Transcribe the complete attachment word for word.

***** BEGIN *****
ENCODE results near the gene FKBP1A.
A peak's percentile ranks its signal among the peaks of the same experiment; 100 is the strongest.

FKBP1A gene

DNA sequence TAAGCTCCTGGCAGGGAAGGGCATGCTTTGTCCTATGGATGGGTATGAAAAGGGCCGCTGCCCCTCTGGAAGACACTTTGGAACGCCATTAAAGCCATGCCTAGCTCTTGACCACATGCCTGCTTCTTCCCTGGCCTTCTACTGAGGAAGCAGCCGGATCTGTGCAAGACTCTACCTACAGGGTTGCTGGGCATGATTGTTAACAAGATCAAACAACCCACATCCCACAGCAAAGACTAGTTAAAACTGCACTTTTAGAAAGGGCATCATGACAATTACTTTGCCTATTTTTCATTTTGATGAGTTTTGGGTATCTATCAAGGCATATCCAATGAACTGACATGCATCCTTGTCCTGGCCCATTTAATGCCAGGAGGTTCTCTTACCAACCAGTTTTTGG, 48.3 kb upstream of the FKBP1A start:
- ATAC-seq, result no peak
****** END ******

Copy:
ENCODE results near the gene FKBP1A.
A peak's percentile ranks its signal among the peaks of the same experiment; 100 is the strongest.

FKBP1A gene

DNA sequence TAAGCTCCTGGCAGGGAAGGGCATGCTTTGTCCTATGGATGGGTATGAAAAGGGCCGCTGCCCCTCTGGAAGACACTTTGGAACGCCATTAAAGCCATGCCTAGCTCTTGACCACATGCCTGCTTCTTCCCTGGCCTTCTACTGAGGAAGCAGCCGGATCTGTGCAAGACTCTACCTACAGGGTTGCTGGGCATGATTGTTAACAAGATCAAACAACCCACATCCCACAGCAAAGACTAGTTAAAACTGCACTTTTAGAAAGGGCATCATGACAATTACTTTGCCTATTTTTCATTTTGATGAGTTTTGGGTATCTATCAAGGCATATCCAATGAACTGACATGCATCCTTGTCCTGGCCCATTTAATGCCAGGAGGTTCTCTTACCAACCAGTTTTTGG, 48.3 kb upstream of the FKBP1A start:
- ATAC-seq, result no peak